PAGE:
July 25, 2012 by Bierce & Kenerson, P.C.
OUTSOURCING LAW & BUSINESS JOURNAL™ : Strategies and rules for adding value and improving legal and regulation compliance through business process management techniques in strategic alliances, joint ventures, shared services and cost-effective, durable and flexible sourcing of services. www.outsourcing-law.com. Visit our blog at http://blog.outsourcing-law.com.
Insights by Bierce & Kenerson, P.C. Editor. www.biercekenerson.com.
Vol. 12, No. 6, July 2012
1. Outsourced Call Center Violates Consumer Protection Laws: Bank Liable for $200 Million.
1. Outsourced Call Center Violates Consumer Protection Laws: Bank Liable for $200 Million. Do you have a “Compliance Management System” to prevent “unfair deceptive abusive acts and practices” (UDAAP) by your call centers? You might need one now, especially for credit cards, and other consumer financial products.
Businesses that use, manage or deliver call center services (and other “service providers” to financial institutions such as transaction processors) now have a new roadmap for operational excellence. If they neglect the roadmap, they risk legal enforcement action against unfair trade practices, illegal sales scripts, booking sales to unqualified buyers, deceptive bill collection services and abuses in marketing credit cards and other consumer financial products. The roadmap was set forth in a Stipulation and Consent Order against Capital One Bank (U.S.A.), N.A. (the “bank”) in July 2012. For details, click here.
Script, n. (1) the wording of a planned conversation to guide call center agent’s conversation with a consumer; (2) a tool for unfair deceptive and abusive acts and practices; (3) the path to the consumer’s demand to speak to a call center manager, since the call center agent has no discretion or authority to deviate from the plan.
Compliance Management Program, n. (1) a program to guide the Compliance Officer and all others to avoid deviant, deceptive or illegal behavior; (2) a cottage industry for managing one’s “monkey business” through efficiency experts, process designers, software developers, dashboard readers, process monitors, lawyers, accountants, business advisors, internal and external auditors, whistleblowers, regulators and class-action plaintiffs.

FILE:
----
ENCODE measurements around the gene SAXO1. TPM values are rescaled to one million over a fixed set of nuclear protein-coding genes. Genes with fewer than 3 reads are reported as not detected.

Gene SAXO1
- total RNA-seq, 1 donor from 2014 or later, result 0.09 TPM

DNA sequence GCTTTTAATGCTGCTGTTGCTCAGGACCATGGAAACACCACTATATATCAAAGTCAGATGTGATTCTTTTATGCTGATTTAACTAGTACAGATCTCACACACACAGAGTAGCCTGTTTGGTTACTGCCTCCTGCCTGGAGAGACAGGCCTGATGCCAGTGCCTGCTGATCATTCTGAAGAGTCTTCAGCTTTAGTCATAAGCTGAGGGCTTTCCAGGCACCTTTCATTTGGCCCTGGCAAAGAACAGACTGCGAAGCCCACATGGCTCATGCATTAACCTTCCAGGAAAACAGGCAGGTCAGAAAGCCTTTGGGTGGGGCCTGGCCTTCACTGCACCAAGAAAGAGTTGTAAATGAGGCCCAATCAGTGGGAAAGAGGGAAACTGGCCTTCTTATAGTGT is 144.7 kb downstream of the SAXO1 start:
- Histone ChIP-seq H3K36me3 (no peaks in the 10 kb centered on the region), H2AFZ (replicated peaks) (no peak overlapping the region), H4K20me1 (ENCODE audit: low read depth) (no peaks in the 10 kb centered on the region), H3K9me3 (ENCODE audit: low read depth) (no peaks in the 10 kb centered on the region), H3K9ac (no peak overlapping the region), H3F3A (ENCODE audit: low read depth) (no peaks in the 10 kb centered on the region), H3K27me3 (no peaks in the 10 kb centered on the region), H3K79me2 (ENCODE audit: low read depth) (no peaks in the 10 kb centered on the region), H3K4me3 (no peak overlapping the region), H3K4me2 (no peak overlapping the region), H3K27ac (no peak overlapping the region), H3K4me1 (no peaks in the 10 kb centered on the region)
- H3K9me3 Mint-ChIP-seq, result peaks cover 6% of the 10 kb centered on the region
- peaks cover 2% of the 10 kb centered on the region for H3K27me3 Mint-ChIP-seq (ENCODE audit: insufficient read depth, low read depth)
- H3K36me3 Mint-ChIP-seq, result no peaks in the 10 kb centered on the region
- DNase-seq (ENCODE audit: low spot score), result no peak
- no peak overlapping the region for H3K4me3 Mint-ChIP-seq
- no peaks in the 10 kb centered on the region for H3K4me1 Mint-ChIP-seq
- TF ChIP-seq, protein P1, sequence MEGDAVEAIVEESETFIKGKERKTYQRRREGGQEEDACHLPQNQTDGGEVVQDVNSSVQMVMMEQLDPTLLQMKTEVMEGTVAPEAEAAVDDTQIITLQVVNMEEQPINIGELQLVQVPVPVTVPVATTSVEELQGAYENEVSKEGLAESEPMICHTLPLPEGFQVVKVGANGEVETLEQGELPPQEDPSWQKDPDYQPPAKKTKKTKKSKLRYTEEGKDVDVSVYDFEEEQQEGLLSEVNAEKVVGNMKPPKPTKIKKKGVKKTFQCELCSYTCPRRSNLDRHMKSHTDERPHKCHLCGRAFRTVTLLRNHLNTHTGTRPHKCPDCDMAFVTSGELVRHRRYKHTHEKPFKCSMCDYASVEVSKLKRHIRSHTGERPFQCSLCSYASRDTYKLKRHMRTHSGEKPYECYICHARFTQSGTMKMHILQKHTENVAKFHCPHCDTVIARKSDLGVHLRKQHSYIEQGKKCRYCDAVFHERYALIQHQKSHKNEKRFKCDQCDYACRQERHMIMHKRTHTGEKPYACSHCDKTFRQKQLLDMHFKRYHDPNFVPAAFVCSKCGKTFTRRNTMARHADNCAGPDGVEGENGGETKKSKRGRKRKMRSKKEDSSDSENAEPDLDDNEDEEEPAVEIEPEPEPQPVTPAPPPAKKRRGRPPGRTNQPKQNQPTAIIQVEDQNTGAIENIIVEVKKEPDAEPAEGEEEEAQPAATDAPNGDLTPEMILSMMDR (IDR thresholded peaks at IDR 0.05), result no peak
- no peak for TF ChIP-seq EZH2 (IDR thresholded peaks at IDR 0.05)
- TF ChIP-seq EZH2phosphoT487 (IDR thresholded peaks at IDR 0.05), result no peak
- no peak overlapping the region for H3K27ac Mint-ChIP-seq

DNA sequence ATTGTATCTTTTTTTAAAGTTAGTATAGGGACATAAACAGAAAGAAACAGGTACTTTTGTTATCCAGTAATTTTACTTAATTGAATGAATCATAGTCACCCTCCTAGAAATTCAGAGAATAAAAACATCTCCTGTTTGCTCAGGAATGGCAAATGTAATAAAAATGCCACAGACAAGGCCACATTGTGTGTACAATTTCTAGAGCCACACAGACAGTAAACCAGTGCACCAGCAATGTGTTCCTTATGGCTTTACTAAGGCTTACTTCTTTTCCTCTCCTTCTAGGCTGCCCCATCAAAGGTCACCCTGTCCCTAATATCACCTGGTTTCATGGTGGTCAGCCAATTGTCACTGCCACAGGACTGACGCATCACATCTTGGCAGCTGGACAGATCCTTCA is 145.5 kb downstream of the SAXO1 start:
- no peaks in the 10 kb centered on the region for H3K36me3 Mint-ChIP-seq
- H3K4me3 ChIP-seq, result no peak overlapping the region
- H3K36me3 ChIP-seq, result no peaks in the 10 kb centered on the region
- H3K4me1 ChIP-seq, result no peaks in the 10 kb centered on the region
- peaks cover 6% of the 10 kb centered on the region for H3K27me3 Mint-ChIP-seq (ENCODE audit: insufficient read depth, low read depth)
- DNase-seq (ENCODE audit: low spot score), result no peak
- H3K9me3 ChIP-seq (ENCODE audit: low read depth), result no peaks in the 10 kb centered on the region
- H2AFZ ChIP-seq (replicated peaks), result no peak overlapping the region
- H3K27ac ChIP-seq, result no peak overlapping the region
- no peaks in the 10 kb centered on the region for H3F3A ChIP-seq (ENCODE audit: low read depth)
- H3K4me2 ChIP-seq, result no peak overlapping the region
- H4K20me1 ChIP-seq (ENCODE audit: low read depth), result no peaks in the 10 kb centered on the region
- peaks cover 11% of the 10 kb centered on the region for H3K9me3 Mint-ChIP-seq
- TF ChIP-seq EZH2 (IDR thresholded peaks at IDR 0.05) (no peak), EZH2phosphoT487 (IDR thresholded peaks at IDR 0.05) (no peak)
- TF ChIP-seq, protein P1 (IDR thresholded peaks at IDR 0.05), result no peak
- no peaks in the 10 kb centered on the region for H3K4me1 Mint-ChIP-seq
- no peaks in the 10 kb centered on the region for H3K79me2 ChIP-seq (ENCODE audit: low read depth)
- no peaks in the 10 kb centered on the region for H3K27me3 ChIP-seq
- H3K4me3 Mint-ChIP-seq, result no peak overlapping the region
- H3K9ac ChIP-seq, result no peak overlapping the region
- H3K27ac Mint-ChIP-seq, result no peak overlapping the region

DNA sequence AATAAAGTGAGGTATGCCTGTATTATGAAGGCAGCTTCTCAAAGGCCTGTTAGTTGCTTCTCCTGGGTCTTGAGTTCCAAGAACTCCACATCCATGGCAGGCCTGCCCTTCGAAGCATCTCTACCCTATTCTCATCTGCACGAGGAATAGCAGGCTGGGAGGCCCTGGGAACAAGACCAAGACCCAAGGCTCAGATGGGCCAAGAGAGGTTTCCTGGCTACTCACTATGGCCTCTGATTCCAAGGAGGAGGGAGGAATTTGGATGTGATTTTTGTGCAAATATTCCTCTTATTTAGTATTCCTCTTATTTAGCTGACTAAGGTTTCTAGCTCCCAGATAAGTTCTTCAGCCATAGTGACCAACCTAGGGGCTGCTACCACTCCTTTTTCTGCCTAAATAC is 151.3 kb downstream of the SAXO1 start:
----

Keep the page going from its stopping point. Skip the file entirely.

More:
September 10-12, 2012, IQPC presents its 13th Annual eDiscovery West Coast Summit, San Francisco, California. Across all industries corporations are experiencing exponential growth in the ESI volumes that must be collected, reviewed, and in some cases, produced in litigation. Requesting, preserving, collecting, processing, and reviewing social media content presents new challenges for organizations of all sizes in litigation and day-to-day records management. IQPC has paid particular attention to these dynamics in crafting this year’s program. You will benefit from an unparalleled mix of thought leaders and industry movers who will shape the future of E-Discovery for years to come. This is a must attend event to keep your organization up to speed on the developments and new horizons in this critical field. For more information on speakers and sessions, click here, download the brochure here or email firstname.lastname@example.org to have it sent straight to your inbox.
Oct 25, 2012, Global Sourcing Council presents 3S Awards 2012, New York, New York. The Sustainable and Socially responsible Sourcing Awards, was conceived by the Global Sourcing Council, a non-profit organization, to honor and celebrate 3S actions taken by the sourcing industry. The GSC 3S Awards recognize exceptional achievements in the global sourcing marketplace by individuals and organizations who exhibit a combination of positive social and economic leadership. The 3S awards will bring to the forefront individuals, start-ups, and companies (e.g. suppliers, buyers and advisory organizations) that have worked to innovate, implement and improve communities/peoples and the environment through Sustainable and Socially Responsible Sourcing practices. Submissions will be accepted until September 1, 2012. Click here for more information.
FEEDBACK: Since 2001, Outsourcing Law & Business Journal™ has been addressing legal issues in operational excellence in business services through effective sourcing practices and service integration for global and globalizing enterprises. Covered operations include business services in IT, HR, finance and accounting, procurement, logistics, manufacturing and customer relationship management. Send us your suggestions for article topics, or report a broken link at email@example.com. The information provided herein does not necessarily constitute the opinion of Bierce & Kenerson, P.C. or any author or its clients. This newsletter is not legal advice and does not create an attorney-client relationship. Reproductions must include our copyright notice. For reprint permission, please contact: firstname.lastname@example.org. Edited by Bierce & Kenerson, P.C. Copyright (c) 2012, Outsourcing Law Global, LLC. All rights reserved. Editor-in-Chief: William Bierce of Bierce & Kenerson, P.C., located at 420 Lexington Avenue, Suite 2920, New York, NY 10170, 212-840-0080.
October 16, 2009 by Bierce & Kenerson, P.C.
Thanks to Customer Relationship Management (“CRM”) software and low-cost, high-speed international telecommunications, a call center can be located anywhere in the world. While the legal issues in offshoring of any outsourced service can be complicated, the business issues are generally the same.